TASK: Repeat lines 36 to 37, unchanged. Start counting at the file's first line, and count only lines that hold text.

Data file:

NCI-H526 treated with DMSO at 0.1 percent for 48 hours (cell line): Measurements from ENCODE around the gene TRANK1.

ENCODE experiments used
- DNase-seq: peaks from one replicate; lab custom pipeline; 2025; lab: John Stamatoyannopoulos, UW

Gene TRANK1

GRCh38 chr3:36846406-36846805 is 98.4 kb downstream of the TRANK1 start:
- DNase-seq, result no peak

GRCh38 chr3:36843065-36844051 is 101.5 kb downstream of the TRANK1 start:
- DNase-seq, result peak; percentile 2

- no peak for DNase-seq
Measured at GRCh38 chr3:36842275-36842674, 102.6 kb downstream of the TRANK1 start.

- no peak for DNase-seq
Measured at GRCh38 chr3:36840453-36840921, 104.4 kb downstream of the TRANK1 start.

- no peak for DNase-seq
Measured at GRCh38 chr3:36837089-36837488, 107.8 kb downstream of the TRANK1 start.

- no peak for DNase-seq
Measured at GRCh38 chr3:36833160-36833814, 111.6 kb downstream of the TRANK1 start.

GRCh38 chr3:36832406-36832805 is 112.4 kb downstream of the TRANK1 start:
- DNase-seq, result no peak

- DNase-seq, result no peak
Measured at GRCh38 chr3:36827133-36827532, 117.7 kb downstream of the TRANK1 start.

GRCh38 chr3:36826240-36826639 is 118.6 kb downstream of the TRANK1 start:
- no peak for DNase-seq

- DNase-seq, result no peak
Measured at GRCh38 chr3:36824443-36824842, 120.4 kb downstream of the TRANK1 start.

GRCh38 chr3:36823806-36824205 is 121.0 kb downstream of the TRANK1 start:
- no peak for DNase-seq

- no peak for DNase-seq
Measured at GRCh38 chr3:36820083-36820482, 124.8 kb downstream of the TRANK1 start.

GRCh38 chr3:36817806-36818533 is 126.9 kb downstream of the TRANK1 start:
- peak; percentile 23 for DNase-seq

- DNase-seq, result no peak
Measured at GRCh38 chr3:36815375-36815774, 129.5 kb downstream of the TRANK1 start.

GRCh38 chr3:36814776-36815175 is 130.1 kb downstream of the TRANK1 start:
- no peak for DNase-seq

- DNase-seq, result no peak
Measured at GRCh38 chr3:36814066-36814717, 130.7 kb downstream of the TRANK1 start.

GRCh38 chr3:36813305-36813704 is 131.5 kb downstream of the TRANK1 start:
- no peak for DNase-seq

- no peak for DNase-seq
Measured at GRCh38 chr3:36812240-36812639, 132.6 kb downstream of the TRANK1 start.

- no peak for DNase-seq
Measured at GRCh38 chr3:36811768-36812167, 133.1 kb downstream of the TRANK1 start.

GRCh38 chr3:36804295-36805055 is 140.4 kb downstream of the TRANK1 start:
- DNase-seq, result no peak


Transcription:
Measured at GRCh38 chr3:36814066-36814717, 130.7 kb downstream of the TRANK1 start.

GRCh38 chr3:36813305-36813704 is 131.5 kb downstream of the TRANK1 start: